Partnerships between business and civil society have become more important for business, and particularly for the mining industry as it strives to create value for shareholders while sharing that value with communities. Even the most remote communities are sharply aware of their rights, as well as the responsibilities
of the companies that develop their natural resources. They are also gaining awareness of the obligations of the governments that administer the taxes and royalties these companies pay.
We reject the exploitative practices that the mining industry adopted for much of the past century. The industry is leaving behind the clubby arrangements between companies and governments that too often bypassed communities and ensured that the spoils of investment benefited a connected few.
We see a deeper and more active pool of organisations and civil society groups that can engage with local communities, companies and governments. These are the groups that have filled the institutional and governance void that characterised so many jurisdictions in the past.
For example, before soil was turned on AngloGold Ashanti and Randgold Resources’ US$2bn Kibali project in the volatile northeast of the Democratic Republic of Congo, the community, the Catholic Church and a number of NGOs co-operated to determine the best modes of investment in housing and social development projects.
Without such an inclusive approach and efforts to achieve consensus among local communities, companies are bound to face resistance in the long term that will render projects unworkable. The industry is littered with examples of projects rendered unviable because of community opposition. We cannot rely on old modes of doing business in emerging markets.
Greater co-operation with civil society is helping communities organise as they become more aware of legislation, industry best practice and the promises for which governments and investors alike must be held accountable.
There is also a link between communities and the growing number of socially responsible investors who — with more than $4trillion in funds — are a powerful lobby for change.
These trends will only gain momentum, and we should welcome them if we have a true interest in the economic and environmental sustainability of emerging markets — and the upliftment of their people.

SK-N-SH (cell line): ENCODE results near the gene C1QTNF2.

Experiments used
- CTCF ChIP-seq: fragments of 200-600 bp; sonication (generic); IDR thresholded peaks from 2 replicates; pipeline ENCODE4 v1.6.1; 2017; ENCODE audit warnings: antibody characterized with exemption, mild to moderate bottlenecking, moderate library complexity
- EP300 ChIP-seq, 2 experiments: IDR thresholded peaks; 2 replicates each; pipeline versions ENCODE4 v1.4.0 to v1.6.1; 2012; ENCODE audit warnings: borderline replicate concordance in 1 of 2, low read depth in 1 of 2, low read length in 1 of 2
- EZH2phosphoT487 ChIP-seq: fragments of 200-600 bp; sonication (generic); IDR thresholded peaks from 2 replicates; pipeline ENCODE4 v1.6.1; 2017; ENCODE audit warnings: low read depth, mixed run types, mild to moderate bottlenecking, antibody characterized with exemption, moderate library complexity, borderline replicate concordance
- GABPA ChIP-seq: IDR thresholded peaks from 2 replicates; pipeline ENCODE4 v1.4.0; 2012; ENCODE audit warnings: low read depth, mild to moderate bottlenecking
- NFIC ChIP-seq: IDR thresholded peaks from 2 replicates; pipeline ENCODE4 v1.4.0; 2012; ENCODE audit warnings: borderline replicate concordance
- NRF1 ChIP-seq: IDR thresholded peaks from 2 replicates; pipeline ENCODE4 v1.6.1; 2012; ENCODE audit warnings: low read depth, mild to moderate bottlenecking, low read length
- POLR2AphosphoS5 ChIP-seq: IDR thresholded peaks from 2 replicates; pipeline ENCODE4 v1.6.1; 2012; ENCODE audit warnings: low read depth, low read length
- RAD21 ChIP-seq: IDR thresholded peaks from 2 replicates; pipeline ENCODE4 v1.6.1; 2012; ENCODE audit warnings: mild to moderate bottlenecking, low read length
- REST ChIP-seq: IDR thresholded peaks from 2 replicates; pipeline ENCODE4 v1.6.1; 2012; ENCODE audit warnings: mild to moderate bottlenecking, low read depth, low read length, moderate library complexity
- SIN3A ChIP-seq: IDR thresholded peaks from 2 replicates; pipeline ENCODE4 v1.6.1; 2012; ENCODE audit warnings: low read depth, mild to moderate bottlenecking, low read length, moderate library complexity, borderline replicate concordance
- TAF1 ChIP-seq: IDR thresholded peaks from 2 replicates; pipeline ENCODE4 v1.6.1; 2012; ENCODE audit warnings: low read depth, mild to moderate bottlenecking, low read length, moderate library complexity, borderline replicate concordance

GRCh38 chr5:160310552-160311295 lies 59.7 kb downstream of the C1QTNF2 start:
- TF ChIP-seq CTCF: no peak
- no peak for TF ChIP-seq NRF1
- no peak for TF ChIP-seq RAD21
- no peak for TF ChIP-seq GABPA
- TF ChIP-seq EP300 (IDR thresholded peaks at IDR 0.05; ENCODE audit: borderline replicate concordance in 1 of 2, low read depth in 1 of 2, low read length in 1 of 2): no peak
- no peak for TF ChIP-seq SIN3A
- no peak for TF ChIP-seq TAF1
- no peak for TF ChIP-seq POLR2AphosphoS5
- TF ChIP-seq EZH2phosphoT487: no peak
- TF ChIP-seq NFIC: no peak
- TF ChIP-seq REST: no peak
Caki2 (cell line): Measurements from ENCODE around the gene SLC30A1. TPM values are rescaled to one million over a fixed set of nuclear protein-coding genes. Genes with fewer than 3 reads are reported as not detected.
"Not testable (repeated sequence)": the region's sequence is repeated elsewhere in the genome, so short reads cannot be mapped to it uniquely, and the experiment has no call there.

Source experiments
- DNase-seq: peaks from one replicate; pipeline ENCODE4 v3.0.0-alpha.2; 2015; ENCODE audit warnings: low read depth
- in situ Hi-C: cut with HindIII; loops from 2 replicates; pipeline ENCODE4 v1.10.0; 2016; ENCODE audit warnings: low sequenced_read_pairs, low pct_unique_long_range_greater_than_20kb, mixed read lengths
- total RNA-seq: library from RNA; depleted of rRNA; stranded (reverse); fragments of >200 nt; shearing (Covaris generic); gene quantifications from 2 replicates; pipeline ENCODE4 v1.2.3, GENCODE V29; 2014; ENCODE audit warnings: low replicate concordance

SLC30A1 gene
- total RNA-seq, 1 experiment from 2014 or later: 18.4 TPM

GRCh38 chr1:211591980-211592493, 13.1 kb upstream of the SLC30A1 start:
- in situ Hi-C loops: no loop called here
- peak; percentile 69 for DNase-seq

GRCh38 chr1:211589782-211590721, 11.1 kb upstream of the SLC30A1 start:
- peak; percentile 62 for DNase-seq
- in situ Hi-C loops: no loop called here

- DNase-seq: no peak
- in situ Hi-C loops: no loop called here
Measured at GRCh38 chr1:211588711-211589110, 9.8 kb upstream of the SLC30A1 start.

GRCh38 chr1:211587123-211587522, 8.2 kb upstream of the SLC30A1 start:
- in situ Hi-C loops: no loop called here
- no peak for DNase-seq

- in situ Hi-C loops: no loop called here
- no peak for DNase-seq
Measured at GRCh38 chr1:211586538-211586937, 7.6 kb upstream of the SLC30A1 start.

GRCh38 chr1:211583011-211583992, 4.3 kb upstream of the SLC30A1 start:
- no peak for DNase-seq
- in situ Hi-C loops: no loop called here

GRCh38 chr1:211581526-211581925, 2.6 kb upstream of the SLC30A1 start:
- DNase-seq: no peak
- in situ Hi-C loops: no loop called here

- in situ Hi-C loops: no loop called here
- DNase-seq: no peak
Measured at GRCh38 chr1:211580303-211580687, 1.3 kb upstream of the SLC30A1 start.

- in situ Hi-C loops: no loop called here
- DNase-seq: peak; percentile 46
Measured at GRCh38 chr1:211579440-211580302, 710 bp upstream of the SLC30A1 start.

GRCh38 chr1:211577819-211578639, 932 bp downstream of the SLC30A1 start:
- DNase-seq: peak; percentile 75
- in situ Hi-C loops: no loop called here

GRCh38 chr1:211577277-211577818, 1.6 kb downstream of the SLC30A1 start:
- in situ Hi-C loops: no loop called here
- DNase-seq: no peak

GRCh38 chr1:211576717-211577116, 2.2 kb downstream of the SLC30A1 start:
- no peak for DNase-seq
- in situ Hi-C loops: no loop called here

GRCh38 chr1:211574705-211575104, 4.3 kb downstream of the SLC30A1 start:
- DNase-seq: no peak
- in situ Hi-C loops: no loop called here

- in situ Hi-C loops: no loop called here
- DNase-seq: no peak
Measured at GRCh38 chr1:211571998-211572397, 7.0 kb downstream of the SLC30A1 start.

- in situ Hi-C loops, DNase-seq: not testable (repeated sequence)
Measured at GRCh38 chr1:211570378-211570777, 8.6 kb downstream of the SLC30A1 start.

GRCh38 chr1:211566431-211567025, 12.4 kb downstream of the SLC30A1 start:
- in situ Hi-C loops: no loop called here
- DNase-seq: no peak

Marrying this growing social awareness and corporate responsibility to develop natural resources for the shared benefit of all stakeholders will be the job for us all in this century.
If executed properly, the responsible extraction of the natural patrimony of these emerging markets will be one of the more potent catalysts for change and the upliftment of the so-called "bottom billions" — the 4.5bn people living in poverty in developing countries.
This is the brave new world we are entering as we increase the intensity of our engagement. It is one that places multinationals and governments under enormous scrutiny. It is also one that demands transparency and probity to meet the expectations of this connected and empowered group of stakeholders.
There is no longer a separate set of rules for the developed and developing worlds. Companies will be held to a higher standard in how they do business, with no shield from the disparity in legal systems and frameworks.
The truth is that if we cannot successfully apply our values in an environment, we had better work to change that environment — or exit it altogether.
It’s worth quoting Lewis Carroll’s words, penned for the Queen of Hearts, which may as well be a mantra for developing markets: "My dear, here we must run as fast as we can, just to stay in place. And if you wish to go anywhere you must run twice as fast as that."
• This is an edited version of a paper presented at the Oxford Analytica Conference in the UK. Pityana is chairman of AngloGold Ashanti